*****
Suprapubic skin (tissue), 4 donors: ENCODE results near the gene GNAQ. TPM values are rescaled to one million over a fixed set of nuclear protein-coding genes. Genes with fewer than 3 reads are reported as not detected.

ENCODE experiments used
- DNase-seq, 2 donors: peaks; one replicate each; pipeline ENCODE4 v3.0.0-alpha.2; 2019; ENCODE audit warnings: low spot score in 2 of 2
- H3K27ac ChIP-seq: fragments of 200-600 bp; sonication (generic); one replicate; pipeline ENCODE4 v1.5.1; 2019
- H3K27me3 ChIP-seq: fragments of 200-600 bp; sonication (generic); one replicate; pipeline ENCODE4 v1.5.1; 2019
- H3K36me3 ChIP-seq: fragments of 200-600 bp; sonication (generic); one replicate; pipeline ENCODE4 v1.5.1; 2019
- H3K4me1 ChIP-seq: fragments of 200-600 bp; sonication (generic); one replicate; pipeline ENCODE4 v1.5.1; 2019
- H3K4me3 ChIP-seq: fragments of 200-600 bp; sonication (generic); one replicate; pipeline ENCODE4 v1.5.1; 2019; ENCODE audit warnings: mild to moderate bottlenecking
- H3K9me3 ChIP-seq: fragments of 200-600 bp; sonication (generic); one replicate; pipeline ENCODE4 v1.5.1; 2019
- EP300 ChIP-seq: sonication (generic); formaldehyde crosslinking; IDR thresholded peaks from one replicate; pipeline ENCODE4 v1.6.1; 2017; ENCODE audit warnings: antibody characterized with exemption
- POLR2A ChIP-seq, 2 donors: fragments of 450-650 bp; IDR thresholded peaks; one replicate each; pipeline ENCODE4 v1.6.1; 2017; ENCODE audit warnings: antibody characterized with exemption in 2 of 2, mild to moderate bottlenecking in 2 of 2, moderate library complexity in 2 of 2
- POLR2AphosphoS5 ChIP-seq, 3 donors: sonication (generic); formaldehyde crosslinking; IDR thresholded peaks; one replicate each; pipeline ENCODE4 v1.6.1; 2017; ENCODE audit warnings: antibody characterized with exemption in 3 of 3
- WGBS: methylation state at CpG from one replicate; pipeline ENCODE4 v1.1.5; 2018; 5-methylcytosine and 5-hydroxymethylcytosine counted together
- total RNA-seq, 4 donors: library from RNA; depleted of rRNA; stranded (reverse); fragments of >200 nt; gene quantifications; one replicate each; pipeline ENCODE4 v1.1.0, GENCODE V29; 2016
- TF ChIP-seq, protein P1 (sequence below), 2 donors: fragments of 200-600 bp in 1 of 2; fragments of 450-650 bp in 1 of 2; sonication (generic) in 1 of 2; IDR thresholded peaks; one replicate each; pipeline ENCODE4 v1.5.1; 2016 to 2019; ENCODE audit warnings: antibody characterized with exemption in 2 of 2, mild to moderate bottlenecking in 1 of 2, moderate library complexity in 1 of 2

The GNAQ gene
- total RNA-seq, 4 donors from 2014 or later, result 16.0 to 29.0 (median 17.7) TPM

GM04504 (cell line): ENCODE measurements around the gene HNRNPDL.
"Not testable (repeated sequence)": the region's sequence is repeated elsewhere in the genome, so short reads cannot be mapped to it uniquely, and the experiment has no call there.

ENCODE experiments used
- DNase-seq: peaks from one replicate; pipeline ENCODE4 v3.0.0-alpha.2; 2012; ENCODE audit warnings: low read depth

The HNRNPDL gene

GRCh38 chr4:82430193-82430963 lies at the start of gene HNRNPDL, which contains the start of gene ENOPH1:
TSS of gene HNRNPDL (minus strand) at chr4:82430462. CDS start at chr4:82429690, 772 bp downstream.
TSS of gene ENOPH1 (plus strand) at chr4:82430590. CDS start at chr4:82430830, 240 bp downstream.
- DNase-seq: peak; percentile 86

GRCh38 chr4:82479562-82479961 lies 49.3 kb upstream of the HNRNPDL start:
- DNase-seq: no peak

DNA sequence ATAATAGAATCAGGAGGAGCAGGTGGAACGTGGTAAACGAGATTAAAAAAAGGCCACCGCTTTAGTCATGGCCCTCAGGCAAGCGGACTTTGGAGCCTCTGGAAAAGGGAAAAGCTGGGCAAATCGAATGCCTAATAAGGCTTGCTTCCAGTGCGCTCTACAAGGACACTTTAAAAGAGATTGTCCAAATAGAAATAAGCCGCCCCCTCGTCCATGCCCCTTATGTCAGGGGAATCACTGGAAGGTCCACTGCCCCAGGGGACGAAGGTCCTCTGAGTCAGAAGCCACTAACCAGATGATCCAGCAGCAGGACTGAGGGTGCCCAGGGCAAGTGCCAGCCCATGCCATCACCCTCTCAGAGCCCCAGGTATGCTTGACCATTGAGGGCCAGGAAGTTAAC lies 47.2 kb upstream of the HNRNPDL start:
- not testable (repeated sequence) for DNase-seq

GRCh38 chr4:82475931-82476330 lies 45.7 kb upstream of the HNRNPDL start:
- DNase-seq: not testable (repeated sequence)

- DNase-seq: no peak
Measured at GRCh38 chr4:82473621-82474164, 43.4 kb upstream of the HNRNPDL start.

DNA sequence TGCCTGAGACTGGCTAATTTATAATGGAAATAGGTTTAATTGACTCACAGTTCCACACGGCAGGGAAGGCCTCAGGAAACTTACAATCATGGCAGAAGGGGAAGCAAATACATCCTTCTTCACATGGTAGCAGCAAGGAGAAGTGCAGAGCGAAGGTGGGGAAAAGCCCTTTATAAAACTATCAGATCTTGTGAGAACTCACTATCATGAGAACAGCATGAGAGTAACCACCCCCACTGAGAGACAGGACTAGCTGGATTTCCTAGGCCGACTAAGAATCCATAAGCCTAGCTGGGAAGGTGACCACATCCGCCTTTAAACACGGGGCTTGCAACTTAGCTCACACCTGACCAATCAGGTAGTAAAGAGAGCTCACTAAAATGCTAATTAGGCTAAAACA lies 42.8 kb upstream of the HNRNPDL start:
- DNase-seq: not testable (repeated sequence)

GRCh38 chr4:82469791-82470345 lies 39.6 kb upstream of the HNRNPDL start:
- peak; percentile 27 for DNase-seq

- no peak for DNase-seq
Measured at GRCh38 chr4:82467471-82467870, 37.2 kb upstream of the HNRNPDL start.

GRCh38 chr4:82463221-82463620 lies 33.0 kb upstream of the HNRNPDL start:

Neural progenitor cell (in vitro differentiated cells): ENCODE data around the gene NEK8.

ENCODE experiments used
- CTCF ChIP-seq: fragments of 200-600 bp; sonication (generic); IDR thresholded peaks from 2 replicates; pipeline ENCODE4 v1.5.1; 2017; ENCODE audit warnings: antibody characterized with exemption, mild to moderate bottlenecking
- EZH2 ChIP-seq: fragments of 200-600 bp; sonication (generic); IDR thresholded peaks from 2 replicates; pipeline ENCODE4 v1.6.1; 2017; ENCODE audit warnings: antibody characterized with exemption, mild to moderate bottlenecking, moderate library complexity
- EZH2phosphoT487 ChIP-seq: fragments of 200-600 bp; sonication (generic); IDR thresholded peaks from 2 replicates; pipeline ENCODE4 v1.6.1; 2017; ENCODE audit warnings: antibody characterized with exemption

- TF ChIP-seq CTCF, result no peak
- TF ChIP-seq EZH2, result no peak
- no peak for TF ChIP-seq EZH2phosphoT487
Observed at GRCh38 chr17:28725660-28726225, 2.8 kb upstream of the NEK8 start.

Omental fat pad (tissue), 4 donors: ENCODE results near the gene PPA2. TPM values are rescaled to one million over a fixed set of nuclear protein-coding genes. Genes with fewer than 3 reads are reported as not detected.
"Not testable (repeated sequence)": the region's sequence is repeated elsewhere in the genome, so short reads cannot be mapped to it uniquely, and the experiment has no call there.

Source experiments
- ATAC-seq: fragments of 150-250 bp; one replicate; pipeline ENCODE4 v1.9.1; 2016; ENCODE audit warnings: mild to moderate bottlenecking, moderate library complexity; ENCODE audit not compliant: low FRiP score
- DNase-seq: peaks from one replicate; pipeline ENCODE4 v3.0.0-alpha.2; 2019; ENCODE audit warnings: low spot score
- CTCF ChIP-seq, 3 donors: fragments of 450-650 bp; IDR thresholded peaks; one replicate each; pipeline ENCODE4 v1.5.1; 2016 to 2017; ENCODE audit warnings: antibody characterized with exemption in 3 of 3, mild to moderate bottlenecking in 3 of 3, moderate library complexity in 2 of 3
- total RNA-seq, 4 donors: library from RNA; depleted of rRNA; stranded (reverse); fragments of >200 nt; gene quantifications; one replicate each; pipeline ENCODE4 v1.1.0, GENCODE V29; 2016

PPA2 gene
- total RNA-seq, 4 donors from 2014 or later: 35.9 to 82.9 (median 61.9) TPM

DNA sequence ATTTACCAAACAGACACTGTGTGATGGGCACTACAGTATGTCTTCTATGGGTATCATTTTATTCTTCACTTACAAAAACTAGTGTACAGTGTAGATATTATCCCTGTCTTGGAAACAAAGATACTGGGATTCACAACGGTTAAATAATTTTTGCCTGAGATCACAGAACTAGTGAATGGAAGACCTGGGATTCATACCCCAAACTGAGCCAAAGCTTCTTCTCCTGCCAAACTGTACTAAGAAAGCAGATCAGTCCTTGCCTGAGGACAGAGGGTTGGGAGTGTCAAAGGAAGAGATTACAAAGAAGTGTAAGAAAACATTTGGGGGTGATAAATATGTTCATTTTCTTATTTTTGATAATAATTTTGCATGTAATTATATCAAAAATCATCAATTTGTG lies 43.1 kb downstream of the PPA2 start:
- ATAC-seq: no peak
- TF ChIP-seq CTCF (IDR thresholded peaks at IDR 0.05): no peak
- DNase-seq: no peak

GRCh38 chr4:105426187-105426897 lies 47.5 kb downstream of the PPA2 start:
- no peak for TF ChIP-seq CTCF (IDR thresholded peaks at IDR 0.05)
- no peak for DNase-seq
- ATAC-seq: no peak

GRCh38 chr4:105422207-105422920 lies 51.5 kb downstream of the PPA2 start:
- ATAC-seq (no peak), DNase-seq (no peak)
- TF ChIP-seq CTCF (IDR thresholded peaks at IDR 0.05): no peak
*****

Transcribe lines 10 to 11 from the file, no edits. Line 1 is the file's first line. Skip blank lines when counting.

- EP300 ChIP-seq: sonication (generic); formaldehyde crosslinking; IDR thresholded peaks from one replicate; pipeline ENCODE4 v1.6.1; 2017; ENCODE audit warnings: antibody characterized with exemption
- POLR2A ChIP-seq, 2 donors: fragments of 450-650 bp; IDR thresholded peaks; one replicate each; pipeline ENCODE4 v1.6.1; 2017; ENCODE audit warnings: antibody characterized with exemption in 2 of 2, mild to moderate bottlenecking in 2 of 2, moderate library complexity in 2 of 2